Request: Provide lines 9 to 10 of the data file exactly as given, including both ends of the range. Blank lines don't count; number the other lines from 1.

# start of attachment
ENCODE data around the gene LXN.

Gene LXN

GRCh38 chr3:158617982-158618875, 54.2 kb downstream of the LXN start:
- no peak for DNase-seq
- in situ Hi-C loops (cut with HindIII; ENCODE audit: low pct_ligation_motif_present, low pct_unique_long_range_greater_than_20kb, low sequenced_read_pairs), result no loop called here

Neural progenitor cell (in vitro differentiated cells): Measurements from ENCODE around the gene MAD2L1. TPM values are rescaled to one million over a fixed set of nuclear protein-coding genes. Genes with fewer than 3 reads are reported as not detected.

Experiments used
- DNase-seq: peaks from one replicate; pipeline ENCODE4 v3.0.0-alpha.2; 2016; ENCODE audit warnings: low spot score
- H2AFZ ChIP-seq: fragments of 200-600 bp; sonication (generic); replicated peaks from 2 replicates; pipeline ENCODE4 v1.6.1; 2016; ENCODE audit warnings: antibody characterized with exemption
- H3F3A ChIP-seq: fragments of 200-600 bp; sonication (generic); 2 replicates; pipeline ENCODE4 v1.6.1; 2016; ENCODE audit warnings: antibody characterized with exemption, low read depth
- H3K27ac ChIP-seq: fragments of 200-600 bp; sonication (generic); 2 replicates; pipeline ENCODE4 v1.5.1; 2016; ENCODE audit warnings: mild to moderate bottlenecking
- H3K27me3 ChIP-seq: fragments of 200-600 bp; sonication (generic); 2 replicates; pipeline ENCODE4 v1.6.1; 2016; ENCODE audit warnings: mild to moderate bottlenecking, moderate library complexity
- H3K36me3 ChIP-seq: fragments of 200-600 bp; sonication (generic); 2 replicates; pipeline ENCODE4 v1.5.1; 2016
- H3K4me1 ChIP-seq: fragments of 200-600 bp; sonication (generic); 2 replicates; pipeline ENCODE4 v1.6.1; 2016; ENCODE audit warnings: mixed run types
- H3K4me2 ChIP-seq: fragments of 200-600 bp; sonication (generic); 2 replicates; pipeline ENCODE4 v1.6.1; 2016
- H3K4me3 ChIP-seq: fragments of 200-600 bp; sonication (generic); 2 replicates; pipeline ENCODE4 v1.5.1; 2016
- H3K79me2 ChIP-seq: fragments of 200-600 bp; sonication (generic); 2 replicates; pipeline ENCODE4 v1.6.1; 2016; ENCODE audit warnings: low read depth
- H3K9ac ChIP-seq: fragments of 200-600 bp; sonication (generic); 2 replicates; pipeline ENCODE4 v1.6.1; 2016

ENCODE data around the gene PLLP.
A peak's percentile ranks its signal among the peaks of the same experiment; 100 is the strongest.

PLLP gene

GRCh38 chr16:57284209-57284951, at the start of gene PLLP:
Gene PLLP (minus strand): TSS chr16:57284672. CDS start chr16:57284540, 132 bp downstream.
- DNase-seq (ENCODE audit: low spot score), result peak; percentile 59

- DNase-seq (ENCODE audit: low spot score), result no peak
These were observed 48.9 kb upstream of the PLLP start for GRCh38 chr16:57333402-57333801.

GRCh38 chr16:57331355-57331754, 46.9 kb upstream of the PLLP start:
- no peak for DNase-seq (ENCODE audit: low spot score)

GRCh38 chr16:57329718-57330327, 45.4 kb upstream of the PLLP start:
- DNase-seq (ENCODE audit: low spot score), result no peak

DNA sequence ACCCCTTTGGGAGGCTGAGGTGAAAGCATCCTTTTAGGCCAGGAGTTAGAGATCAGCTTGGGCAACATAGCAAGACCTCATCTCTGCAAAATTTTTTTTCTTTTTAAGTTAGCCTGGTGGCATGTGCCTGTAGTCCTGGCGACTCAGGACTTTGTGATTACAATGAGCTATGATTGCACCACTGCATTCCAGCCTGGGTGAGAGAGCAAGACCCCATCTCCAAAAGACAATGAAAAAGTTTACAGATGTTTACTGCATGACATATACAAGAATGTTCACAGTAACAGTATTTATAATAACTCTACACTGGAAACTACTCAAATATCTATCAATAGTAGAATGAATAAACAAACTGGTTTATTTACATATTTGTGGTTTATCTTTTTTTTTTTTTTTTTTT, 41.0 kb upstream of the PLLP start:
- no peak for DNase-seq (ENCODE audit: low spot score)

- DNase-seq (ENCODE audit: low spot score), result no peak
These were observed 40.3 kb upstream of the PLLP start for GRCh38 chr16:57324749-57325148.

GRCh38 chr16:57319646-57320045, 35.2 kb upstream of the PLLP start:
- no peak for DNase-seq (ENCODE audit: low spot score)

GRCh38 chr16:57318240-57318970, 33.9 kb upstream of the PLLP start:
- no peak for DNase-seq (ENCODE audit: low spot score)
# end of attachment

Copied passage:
- H2AFZ ChIP-seq: fragments of 200-600 bp; sonication (generic); replicated peaks from 2 replicates; pipeline ENCODE4 v1.6.1; 2016; ENCODE audit warnings: antibody characterized with exemption
- H3F3A ChIP-seq: fragments of 200-600 bp; sonication (generic); 2 replicates; pipeline ENCODE4 v1.6.1; 2016; ENCODE audit warnings: antibody characterized with exemption, low read depth